Today Secretary of State Pompeo announced the appointment of Steve Biegun to be Special Representative for North Korea. This follows the announcements of Brian Hook as Special Representative for Iran and Jim Jeffrey as Representative for Syria Engagement.
These announcements deserve a few comments. The first is to congratulate Pompeo for attracting Jeffrey and Biegun to State and selecting them for top-level responsibilities, and for giving Hook this new task. I know both Biegun and Jeffrey as former colleagues in the Bush administration, and their records of public service are exemplary. Their many talents are impressive and we are all lucky they agreed to leave the private sector and serve yet again. They will join Hook, another former colleague, who has been Director of the Policy Planning Staff and a key figure in foreign policy since the administration took office. The selection of a top adviser to handle Iran shows how important Iran is for Secretary Pompeo and the administration.
Jeffrey’s appointment is important for another reason: he signed one of the anti-Trump letters in 2016 and is I believe the first person to have done so who got an administration post. If this means that the blacklist is fraying, the president and the secretary of state will benefit greatly. They will have dozens more names to choose from in seeking top-notch advisers. It’s noteworthy, though, that Jeffrey is getting a non-confirmation post. Perhaps this represents a sort of compromise between Pompeo and the White House: he can select people who signed those letters, but a confirmation hearing could be embarrassing for the president. So hire them, but for “special” positions.
As a former assistant secretary of state (in the Reagan administration), I notice something else here. Traditionally the heart of the Department is the regional bureaus. Typically, new secretaries of state arrive and immediately notice that too many people in special spots outside the bureaus are reporting to them. They then try to eliminate all the “special” roles and return to “regular order:” one deputy secretary, a few undersecretaries, and the assistant secretaries heading all the regional and functional bureaus. That way they reduce the number of people reporting directly to them and put responsibilities back in the bureaus created to handle them. Pompeo is not doing this but on the contrary is adding several new “special” envoys reporting directly to him. According to rumor a fourth will be announced in a week or two, for Afghanistan.
Why? Presumably because he needs to staff up with first-rate people and cannot otherwise get them fast enough. Confirmation takes many months, with squabbles with Congress and congressional holds on nominees. Pompeo does not want to wait. He is correcting the error his predecessor made by failing to fill important posts fast. By going the “special” route he avoids those delays, gets the people he wants now, and has even been able to get someone who had been blacklisted.
There is a price to pay, and it is the weakening of the regional bureaus. The Near East Bureau, for example, has in essence lost control of Syria to Jeffrey and of Iran to Hook—and had already lost the Israeli-Palestinian conflict and relations with Israel to Jared Kushner and Jason Greenblatt in the White House. This runs the risk that coordination will suffer because all Near East matters do not go through the bureau. A similar problem will exist in Asia. The announcement of Steve Biegun says "As Special Representative, he will direct all U.S. policy on North Korea, lead negotiations, and spearhead our diplomatic efforts with our allies and partners." Missing entirely is a role for the East Asia bureau.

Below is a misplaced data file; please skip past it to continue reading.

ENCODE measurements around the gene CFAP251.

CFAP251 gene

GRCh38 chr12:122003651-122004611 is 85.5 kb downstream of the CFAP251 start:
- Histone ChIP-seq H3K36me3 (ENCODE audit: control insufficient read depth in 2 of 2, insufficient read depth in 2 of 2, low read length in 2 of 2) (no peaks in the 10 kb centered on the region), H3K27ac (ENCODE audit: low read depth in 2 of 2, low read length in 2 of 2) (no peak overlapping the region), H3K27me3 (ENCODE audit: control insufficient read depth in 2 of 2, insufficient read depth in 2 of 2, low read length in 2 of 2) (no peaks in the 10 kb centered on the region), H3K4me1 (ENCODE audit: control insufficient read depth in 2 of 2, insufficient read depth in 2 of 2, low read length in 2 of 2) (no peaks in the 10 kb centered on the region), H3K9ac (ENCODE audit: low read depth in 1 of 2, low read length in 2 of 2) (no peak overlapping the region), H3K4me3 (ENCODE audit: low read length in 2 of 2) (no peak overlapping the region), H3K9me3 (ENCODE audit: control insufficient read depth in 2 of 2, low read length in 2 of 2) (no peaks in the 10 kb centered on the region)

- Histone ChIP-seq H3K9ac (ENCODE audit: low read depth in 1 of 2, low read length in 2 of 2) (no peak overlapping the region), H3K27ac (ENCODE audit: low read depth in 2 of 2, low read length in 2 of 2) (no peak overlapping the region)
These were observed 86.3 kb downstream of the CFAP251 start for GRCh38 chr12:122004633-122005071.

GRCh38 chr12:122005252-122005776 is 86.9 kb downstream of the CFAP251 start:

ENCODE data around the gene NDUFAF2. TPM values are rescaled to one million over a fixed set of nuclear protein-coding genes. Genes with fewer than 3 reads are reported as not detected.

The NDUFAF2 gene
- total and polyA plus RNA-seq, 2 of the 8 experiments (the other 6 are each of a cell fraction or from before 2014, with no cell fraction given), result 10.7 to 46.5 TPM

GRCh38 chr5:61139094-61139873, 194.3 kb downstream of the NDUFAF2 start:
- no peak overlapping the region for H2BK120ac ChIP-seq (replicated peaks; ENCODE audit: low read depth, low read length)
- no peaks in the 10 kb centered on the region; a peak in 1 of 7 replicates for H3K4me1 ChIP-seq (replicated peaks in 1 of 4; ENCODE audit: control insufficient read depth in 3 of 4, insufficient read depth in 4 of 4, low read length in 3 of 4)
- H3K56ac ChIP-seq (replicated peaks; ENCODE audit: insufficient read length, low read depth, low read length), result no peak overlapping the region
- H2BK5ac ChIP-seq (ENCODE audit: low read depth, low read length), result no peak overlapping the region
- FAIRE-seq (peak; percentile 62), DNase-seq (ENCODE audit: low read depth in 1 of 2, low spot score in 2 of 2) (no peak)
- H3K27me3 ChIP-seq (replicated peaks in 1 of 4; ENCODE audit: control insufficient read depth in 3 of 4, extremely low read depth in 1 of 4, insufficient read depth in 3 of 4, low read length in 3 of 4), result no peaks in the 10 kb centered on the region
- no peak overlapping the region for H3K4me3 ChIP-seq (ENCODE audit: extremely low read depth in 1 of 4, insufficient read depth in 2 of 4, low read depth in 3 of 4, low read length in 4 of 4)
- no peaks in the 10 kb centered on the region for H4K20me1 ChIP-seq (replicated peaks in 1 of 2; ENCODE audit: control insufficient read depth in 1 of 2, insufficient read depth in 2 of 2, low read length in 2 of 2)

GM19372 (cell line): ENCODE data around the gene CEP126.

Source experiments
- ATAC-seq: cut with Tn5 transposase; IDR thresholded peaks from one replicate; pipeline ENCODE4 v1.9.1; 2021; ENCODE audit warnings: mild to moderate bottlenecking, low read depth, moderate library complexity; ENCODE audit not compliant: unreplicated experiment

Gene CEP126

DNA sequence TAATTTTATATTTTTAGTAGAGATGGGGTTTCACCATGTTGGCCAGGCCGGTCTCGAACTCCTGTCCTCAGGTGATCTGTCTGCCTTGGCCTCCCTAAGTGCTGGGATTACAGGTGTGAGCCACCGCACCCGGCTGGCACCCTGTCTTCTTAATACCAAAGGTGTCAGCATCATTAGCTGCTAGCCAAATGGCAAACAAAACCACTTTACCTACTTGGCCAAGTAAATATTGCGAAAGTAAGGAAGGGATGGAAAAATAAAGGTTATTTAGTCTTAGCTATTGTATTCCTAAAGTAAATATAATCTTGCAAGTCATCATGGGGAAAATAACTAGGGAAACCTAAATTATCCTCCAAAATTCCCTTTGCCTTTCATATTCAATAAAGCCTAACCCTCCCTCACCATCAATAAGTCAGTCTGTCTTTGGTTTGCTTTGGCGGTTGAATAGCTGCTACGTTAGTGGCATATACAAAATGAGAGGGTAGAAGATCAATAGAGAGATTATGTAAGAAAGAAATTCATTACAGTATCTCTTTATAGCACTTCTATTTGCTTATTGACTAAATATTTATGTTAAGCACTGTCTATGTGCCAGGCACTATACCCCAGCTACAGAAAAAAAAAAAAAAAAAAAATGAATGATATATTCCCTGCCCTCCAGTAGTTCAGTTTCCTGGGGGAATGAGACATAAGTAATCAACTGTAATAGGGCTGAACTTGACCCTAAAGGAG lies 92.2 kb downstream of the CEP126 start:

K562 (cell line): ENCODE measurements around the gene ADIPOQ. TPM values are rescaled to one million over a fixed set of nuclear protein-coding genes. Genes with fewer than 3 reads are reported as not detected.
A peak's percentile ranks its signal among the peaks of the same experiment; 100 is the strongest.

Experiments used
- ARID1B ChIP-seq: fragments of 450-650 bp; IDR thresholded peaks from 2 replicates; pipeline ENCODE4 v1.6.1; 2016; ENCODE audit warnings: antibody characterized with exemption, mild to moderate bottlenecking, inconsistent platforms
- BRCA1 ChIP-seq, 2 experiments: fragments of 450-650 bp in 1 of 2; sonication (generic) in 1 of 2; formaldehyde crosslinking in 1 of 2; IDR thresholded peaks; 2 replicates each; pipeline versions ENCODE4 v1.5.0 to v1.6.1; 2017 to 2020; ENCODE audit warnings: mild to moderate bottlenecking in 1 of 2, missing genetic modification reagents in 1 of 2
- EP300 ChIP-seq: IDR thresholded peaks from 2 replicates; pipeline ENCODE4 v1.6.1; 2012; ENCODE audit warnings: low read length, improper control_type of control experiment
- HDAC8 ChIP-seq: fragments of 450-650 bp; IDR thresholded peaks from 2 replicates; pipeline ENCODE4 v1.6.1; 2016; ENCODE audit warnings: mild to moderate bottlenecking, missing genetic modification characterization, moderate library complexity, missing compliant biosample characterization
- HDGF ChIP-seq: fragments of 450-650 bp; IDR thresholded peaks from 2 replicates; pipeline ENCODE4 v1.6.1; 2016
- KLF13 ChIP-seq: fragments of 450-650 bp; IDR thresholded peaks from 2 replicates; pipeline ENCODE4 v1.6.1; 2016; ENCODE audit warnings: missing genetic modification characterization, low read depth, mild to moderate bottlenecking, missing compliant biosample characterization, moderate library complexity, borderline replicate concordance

Clearly this problem can be solved if all hands—for the Near East, that means Hook, Jeffrey, the assistant secretary when one is confirmed, and the under secretary-designate for political affairs (David Hale, a former ambassador to Lebanon and Pakistan)—meet often and keep each other fully informed about things that affect all of their bailiwicks. This won’t happen by itself and will require constant efforts, and the same is true of East Asia. Biegun has North Korea, but the bureau has Japan, Australia, and so on.
Morale in the regional bureaus must also be a concern. If many of the most important activities in a region—East Asia, the Middle East, or any other—are happening outside the relevant regional bureau there is a risk that bureau personnel think they are in a backwater, are missing all the action, and do not have the secretary of state’s confidence. Again, this can be addressed if the “specials” use bureau personnel and link up closely to the relevant bureau offices. But this too won’t happen unless there is constant effort to ensure coordination and good morale.
Secretary Pompeo is right to take this path forward, given the various constraints--and given the calendar. His department and the administration will be stronger if these critical issues are handled by highly capable officials—and given that the administration is already more than a year and half old, it’s about time. In the next couple of months he will be filling many more department and ambassadorial posts. The pace of nominations has risen and it remains for the Senate to act on those that are pending. If due to the elections in November, and perhaps to the results, the White House is increasingly entangled in political activities, more of the weight of foreign and national security affairs will fall on the State Department. So Pompeo’s efforts to get all the key personnel in place very soon are encouraging. The Senate should confirm his nominees quickly. And the White House personnel office should let him appoint the best people he can find for these special posts—and should also stop fighting him with purity tests never before imposed in a Republican administration on personnel below (and sometimes well below) the assistant secretary level.